Our town administrative assistant, Edie Drinkwater, and Loren Martin, our assessor from Avitar, our new assessing company, solved the lot identification number problem by creating a new cross reference field in our property tax management software. For changes in lot size, Cartographic Associates has a process whereby they will review the documents of those landowners who believe that an error exists in the sizes of their lots as shown on the new tax maps. Cartographic Associates gives registered surveys the highest priority when determining lot size, next comes precise deed information, and finally, not-so-precise deed information. Edie has mailed notices to those property owners whose tax map lot sizes have experienced significant change. She has been working for the past couple of months helping those who have concerns to organize the information required by Cartographic Associates in order to process their complaint. Resolving the lot size questions is likely to take many more months to complete. As a result, we will be using our previous tax map information for our second round of 2013 tax billing.

 

Completion and mailing of tax bills to our property owners can only happen after the NH Department of Revenue Administration (DRA) has established the tax rate for our Town. The tax rate is based on our total assessed valuation, the Town appropriations approved at Town Meeting, the School appropriation approved at School District Meeting, the County Tax (over $410,912.00 this year), the State Education Tax, and the revenues on hand at the end of the previous year. As she did in 2012, Edie submitted all of our necessary financial reports to the DRA prior to September 1.  And as happened in 2012, the calculation of our tax rate will be delayed by the DRA, this time while they gather data relative to school funding.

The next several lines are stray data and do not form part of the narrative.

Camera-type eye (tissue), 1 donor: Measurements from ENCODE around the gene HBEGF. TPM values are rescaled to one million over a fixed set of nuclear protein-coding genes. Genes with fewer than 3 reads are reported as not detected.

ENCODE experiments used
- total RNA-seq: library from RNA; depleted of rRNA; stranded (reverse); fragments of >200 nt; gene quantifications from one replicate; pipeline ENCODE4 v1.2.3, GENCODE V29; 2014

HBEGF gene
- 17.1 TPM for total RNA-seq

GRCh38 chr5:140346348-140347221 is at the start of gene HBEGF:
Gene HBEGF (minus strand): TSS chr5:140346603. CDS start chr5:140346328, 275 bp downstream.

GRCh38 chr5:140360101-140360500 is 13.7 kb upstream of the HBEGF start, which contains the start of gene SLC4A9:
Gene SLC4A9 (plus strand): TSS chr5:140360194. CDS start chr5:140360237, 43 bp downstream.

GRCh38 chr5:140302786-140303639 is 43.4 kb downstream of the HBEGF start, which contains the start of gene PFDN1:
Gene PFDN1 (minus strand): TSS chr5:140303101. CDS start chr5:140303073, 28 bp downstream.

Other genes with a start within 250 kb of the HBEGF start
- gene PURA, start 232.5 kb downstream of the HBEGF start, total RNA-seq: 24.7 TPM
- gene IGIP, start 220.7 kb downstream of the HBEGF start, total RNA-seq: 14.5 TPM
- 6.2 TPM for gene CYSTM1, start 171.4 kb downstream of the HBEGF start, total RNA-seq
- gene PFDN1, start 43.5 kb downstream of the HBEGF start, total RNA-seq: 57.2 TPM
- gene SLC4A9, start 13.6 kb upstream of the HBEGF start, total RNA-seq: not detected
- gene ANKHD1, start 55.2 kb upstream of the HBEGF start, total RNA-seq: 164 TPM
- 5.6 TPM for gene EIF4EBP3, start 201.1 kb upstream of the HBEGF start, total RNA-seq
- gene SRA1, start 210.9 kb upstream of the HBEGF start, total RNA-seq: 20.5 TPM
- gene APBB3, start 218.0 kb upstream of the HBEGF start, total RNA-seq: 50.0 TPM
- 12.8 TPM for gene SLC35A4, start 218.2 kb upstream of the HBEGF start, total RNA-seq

And finally on the property tax front, I have been in contact with our State Senator, Molly Kelly, and suggested legislation that I believe could make our property tax system more equitable. The intent of this legislation would be to distribute the property tax burden as a function of a family’s income. I envision what I would call an “Income Exemption” that would work in a similar fashion to our present “Elderly Exemption”. The “Income Exemption” system would provide, to those who qualify, a reduction in their assessed valuation based on their income. There would be a sliding scale whereby those with lower incomes would receive a greater reduction in the assessed value of their property, while those with higher incomes would receive a lesser reduction until an income level was reached at which no reduction would be applied. With this plan, the “No New Taxes” folks can keep their promises while the rest of us can introduce the ability-to-pay concept into our otherwise regressive property tax system.

 

Obviously there are many details to sort through before such legislation could be adopted. Senator Kelly has offered to research the constitutionality of such a measure and has asked me to poll the residents of our Town to get a sense of your feelings about a plan of this sort. I’d appreciate your questions and comments in this regard.

 

Well, that’s all for now. Enjoy the Fall in our great Town.

 

Dave Upton

davidupton2@yahoo.com